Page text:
# Extracting the phase using FFT without detrending

I'm trying to use FFT to extract the phase of the following signal:

This is just a function in the form of: m*t + 5*sin(2*π*f*t - π/4)

Is it possible to get the π/4 phase using FFT without detrending the signal? I don't want to detrend first because when I have real data, I'm afraid that by detrending I will affect the phase.

• Is your system synchronized so that t=0 for when the waveform starts is indeed t=0 for the start of the capture, and is the capture and waveform synchronized to the same sampling clock? Assuming you are synchronized, do you need to use the FFT or would you be open to simpler approaches? Commented Sep 18, 2023 at 21:47
• The synchronization for the waveform at t=0 is doable. The sampling frequency is two orders of magnitude higher than the signal, but I don't think I can sync them to start at the same time. I wanted to use FFT to do further analysis later, and also understand the math side of it. Commented Sep 18, 2023 at 22:15
• I didn’t mean sync at the same time but to be phase locked or generated from same master clock (same thing) -otherwise there will inevitably be - frequency offset which is a phase ramp vs time. Commented Sep 18, 2023 at 23:55
• I'm not sure exactly what you mean. Physically, this is a signal that is being measured using a sensor, so there is no way to sync between the sampling of the sensor and what creates the signal. Commented Sep 19, 2023 at 0:16
• Well any frequency offset is a phase ramp with time, and your sensor will have an arbitrary frequency offset and therefore an arbitrary phase offset with an arbitrary ramp change in that phase at any given time. Consider how if you had two independent sensors with independent clocks: they will not have clocks running at exactly the same frequency unless they are locked to each other, so each sensor would give you a different result Commented Sep 19, 2023 at 0:35

Is it possible to get the π/4 phase using FFT without detrending the signal?

Not really. You have the sum of two signals: the drift and the sinusoid, i.e.

$$x[n] = M\cdot n + A \cdot \sin(\omega n + \varphi) = d[n] + s[n]$$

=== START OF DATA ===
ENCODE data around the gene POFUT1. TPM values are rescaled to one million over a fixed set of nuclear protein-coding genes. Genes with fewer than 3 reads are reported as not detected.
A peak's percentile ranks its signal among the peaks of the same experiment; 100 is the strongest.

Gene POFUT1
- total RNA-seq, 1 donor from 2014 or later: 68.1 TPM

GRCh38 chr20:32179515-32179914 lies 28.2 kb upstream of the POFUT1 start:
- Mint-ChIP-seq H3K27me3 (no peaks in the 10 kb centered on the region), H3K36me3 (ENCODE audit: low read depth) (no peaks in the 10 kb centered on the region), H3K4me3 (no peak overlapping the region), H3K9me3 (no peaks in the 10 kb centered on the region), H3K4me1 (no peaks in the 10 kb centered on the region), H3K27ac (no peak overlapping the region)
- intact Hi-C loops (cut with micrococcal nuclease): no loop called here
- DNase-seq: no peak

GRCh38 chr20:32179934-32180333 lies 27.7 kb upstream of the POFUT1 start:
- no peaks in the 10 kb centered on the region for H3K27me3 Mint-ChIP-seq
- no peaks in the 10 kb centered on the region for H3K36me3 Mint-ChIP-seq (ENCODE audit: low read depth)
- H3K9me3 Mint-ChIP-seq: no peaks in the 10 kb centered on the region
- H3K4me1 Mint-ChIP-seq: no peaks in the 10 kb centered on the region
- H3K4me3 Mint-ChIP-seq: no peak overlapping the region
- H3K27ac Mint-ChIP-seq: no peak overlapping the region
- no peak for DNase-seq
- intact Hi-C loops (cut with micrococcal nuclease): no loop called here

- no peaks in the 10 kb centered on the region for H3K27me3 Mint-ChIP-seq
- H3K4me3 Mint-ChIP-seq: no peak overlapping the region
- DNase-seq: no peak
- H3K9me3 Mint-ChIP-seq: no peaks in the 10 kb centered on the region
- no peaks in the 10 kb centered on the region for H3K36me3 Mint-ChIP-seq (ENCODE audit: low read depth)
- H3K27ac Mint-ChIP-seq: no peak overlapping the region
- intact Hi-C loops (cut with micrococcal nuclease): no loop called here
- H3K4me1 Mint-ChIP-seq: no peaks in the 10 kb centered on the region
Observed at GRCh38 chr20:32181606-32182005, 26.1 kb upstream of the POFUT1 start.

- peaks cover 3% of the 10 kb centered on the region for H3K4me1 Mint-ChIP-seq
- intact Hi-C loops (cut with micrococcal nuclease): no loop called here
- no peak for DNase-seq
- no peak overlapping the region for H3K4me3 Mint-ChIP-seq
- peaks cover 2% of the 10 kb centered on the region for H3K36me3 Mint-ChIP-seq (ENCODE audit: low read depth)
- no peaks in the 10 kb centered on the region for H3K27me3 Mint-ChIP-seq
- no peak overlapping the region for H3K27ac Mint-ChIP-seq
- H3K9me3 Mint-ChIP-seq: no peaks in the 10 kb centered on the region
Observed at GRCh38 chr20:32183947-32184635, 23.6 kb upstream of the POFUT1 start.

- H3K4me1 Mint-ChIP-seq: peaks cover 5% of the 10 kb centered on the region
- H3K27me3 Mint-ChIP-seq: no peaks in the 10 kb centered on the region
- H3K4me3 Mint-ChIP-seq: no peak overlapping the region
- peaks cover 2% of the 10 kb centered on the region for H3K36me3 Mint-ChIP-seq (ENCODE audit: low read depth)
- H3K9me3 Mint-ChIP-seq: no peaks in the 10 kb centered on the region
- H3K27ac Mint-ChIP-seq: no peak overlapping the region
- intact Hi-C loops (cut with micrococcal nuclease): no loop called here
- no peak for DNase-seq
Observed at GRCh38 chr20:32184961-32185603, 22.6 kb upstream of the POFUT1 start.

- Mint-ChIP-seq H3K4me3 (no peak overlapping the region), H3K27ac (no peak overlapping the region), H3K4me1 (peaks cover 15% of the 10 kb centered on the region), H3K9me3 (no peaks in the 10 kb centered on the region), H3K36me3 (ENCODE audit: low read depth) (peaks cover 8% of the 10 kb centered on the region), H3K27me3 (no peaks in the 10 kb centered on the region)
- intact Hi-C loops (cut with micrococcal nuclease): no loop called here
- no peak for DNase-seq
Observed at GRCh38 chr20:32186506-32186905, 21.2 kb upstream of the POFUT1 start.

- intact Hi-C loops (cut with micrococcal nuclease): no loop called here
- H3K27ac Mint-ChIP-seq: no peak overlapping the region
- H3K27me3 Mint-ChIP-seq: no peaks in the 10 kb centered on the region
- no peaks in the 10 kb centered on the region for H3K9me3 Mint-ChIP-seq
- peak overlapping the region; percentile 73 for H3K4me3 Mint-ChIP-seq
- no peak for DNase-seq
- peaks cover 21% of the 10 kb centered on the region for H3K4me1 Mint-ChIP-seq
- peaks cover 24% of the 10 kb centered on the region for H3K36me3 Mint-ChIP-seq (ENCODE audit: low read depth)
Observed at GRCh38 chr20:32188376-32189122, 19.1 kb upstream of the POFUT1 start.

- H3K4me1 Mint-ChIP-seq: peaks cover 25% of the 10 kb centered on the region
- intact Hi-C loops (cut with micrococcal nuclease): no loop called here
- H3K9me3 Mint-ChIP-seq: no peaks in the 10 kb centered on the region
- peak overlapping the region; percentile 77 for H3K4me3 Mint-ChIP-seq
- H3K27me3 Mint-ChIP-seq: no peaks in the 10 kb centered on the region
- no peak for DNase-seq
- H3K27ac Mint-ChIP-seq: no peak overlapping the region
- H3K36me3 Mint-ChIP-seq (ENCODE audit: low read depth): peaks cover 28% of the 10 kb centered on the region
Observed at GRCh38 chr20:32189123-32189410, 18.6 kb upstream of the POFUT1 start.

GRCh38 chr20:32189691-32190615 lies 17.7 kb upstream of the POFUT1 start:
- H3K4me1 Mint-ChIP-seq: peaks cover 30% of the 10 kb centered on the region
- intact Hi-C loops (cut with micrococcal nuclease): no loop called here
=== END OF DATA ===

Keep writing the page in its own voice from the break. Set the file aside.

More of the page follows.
The DFT of this is

$$X[k] = D[k] + S[k]$$

so it depends on the spectral overlap between the drift and the sine wave frequency. As drawn, there would be a non-trivial overlap since the drift signal has significant energy at the sine frequency so they two will interfere and you'll see errors for both amplitude and phase in the 10% range.

A highpass or DC blocker won't help here since they only remove the frequency component of the drift that don't interfere with your sine wave in the first place.

Detrending can indeed help. In your specific example it can reduce the error to less than 0.2% (see example below). However that only works if

1. The drift can be easily modelled as a low order polynomial and this model is mostly stationary (changes very slowly).
2. The frequency is an exact integer multiple of the FFT bin spacing. Otherwise you have to deal with spectral leakage which is a completely different can of worms.

Example code

%% phase recovery of a sine wave with a linear drift on top
n = 1024;         % number of samples
t = (0:n-1)';     % time axise
m = 25/n;         % slope of linear trend
bin = 16;         % frequency bin
f =  bin/n;       % relative frequency
x = m*t + 5*cos(2*pi*f*t - pi/4);
plot(x);
xlabel('Time in samples');
ylabel('Amplitude');
grid('on');

ref = 5*exp(-1i*pi/4);  % spectrum reference
fx = 2*fft(x)/n;
[a,p] = relError(fx(bin+1),ref);
fprintf('No detrend: Amplitude error = %3.2f%%, Phase error = %3.2f%%\n',a,p);

%% detrend
y = detrend(x);
fy = 2*fft(y)/n;
[a,p] = relError(fy(bin+1),ref);
fprintf('Detrend:    Amplitude error = %3.2f%%, Phase error = %3.2f%%\n',a,p);

function [amp,phase] = relError(x,ref)
amp = 100*(abs(x)-abs(ref))/abs(ref);
phase = 100*(angle(x)-angle(ref))/angle(ref);

end


Results are

No detrend: Amplitude error = -7.13%, Phase error = -9.17%
Detrend:    Amplitude error = -0.13%, Phase error = -0.15%


• Thank you so much! Beautiful answer! Can you please help me understand three things? A. How did you get the frequency bin to be 16? B. In the fx calculation, why did you multiply the FFT by 2? C. Is there a general way to determine the bin width so it would be a multiple integer of the frequency? Commented Sep 20, 2023 at 16:47